I never knew where The Beguiled was going. The conventions of film made me speculate, but my predictions were consistently wrong. Even if I came close to calling the movie early, writer/director Sofia Coppola deviated from the norm in a way that was immensely compelling. This isn’t to suggest that The Beguiled is full of shocking twists; it’s more abstract than that. What’s captivating about the film is how it flirts with convention, but choses to introduce more human, complex variables.
We live in a weird time, media wise. A time where I binge-watch a full season of television in one week, then have trouble remembering a single thing from that season, mere days after I watched it. We’re so fixated on instant gratification; the episode-ending cliffhanger that triggers our mind to allow just one more. But more than ever, the majority of TV and film I consume is utterly hollow. The other day, a friend asked me if I liked Kong: Skull Island, and I realized I could not remember a thing about it. I sat in the theater and was fully engaged while watching it, but I can’t recall one line of dialogue, or one standout scene. All I remember is watching it, and leaving the theater content that I got what I paid for.
That’s how the majority of content has been for me the past few years. As soon as I turn Netflix off or walk out of a theater, the hollow gratification of the content begins to fade away, and I’m left with no lasting memory of what I’ve seen. There are exceptions, of course, and the point I’m trying to make is that I sometimes forget movies like The Beguiled still exist. The Beguiled was made for $10 million and shot in 26 days, which is nothing compared to today’s content standards. Yet the film is more visually appealing and emotionally resonant than any five modern TV shows I’ve seen combined, perhaps because The Beguiled feels classic in a digital age.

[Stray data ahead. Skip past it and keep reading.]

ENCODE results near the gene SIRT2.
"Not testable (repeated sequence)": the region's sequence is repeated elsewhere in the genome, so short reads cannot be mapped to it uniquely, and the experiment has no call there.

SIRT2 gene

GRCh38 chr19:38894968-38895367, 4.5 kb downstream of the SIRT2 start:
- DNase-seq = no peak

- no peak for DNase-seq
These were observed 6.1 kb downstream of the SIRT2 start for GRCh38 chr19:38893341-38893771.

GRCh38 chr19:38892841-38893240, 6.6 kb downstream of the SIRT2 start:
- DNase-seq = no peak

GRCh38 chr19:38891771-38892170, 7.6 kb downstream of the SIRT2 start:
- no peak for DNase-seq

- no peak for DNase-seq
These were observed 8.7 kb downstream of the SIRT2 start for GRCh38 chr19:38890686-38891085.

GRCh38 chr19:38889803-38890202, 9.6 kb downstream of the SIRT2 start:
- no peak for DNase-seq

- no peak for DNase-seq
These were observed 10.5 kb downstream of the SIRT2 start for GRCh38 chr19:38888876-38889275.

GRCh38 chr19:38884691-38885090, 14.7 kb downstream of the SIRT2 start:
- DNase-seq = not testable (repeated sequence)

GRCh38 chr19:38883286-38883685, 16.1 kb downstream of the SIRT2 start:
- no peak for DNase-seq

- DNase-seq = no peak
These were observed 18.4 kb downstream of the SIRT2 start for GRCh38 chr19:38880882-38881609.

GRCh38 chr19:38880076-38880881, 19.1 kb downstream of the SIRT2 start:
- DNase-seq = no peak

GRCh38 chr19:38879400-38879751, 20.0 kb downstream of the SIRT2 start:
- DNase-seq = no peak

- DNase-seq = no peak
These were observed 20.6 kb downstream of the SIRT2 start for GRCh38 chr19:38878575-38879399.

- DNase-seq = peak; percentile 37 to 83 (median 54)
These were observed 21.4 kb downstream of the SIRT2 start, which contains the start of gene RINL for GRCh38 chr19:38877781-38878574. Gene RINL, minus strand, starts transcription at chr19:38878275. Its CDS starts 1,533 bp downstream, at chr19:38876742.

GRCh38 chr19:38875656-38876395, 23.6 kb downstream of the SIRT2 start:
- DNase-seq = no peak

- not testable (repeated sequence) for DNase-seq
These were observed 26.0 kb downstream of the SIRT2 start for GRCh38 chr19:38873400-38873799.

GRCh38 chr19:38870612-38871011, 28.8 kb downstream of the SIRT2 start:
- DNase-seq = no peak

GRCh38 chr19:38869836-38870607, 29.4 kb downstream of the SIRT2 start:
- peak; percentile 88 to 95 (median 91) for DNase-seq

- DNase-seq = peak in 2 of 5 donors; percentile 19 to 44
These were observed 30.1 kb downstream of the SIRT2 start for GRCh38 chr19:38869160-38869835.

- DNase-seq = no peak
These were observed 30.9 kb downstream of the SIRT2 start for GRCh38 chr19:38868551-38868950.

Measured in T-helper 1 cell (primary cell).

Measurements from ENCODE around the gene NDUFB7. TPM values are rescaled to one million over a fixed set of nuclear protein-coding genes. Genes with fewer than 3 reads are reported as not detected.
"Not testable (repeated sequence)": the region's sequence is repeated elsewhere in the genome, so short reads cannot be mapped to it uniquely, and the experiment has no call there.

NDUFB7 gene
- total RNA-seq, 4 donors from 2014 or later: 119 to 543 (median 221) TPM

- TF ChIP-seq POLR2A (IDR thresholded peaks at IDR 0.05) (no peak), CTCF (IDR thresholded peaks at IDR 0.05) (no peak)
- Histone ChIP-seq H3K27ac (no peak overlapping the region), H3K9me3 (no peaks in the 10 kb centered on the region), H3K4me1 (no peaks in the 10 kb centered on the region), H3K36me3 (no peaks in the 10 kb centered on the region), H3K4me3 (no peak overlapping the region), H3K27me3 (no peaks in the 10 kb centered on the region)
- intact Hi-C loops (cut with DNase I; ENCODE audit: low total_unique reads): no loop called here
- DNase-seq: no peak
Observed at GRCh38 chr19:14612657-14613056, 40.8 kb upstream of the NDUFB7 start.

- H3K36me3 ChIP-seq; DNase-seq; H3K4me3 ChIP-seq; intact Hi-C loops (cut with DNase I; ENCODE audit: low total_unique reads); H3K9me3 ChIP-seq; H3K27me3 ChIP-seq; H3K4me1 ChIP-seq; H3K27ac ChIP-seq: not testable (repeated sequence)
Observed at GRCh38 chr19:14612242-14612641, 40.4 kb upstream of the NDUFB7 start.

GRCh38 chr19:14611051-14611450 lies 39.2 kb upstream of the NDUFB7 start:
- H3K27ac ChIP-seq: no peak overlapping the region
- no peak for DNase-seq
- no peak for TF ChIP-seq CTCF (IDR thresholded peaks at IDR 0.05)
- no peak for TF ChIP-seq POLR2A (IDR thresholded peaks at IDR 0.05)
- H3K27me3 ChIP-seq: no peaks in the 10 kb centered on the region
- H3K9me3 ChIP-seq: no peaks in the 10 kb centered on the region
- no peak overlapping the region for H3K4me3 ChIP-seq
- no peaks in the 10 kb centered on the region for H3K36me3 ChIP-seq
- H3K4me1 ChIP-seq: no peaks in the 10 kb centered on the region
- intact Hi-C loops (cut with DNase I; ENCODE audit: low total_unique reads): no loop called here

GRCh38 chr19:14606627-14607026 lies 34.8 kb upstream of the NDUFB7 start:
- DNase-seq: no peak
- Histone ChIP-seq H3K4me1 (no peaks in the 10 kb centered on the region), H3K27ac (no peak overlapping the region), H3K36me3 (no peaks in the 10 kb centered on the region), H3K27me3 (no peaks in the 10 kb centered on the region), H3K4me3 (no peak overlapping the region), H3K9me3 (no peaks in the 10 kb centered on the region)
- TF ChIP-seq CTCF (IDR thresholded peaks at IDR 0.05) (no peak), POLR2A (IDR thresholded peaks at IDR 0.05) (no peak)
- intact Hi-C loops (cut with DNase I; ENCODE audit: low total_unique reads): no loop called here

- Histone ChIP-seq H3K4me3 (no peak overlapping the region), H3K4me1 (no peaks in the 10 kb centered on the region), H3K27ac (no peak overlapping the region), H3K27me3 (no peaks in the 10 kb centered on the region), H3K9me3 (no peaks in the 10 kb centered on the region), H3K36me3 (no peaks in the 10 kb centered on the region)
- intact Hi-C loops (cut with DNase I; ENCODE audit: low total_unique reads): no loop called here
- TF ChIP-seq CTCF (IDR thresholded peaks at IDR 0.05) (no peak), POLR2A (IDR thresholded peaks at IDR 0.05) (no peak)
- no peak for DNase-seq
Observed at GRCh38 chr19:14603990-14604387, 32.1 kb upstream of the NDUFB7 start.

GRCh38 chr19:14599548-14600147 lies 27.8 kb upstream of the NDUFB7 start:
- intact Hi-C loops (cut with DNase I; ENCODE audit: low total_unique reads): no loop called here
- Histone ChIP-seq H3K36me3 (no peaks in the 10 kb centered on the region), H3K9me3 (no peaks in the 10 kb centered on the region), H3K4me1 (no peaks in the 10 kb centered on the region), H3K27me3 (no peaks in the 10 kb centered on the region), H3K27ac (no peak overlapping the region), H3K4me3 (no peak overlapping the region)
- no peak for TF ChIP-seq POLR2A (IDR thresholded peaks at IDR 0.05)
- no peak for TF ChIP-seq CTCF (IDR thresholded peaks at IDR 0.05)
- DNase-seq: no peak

I don’t want to oversell the film. I enjoyed it immensely, but it’s far from Sofia Coppola’s best work. The movie is slow and patient, tediously composed and lacking in conventional plot. But it’s new. It’s fresh and alive. It lives in a way very few films do today. And that makes it worthwhile.
John is led back to the school and we meet the women who will soon be affected by him. Martha (Nicole Kidman) runs the school; she’s fair, strict, and deeply religious. Martha’s conflict with housing a Union soldier in a Confederate state is instantly apparent. Edwina (Kirsten Dunst) teaches at the school. She’s the heart of the film; innocent and kind, captivated by John right away. Alicia (Elle Fanning) is the eldest pupil; suspicious and mischievous as most sexually confused teenagers are. And that’s what The Beguiled is really about: the confusion of sexual repression. Martha, Edwina and Alicia are all spinning for John in one way or another, and John plays into each of them masterfully. But to what avail? There isn’t a single scene of The Beguiled in which we see John alone. The entire film is captured through the eyes of the women, so we’re never privy to John’s intentions. Such a narrative choice helps make the film so arresting.
The importance Sofia Coppola places on her visual aesthetic makes her one of the most visually confident directors working in film. She has great respect for composition, it’s evident in all of her work. She hires cinematographers who aren’t afraid to take risks. Edward Lachman (The Virgin Suicides), Lance Acord (Lost in Translation, Marie Antoinette), Harris Savides (Somewhere, The Bling Ring), and now Philippe Le Sourd - all men whose specific styles blend perfectly with Coppola’s vision.
The look of The Beguiled is classic and gorgeous. The movie is bathed in soft blues and blush pinks, creams and sunsets. The camera moves little, occasionally pushing in to emphasize a point, or panning sideways to fully capture a space. Coppola treats cinematography as a character. The Beguiled was shot on 35mm and is displayed in the 1:66.1 aspect ratio, giving the film a tight, almost claustrophobic ambience. These photographical choices say something about the film. We’re stuck in the school with the characters; at times we feel welcomed, other times trapped. The overall look of The Beguiled (in terms of cinematography, production design, and costumes) will certainly rank among the year’s best.
To beguile is to lead by deception; to influence by trickery and flattery. For nearly all the film, it’s never fully clear who the beguiled is. Is John being tricked by the women, are the women being duped by the soldier, or is everyone too scared to speak freely? Is John a guest, or a prisoner? A hinderance, or a help? Coppola keeps these answers from us, until they are revealed. And even then, we’re left to wonder. A-
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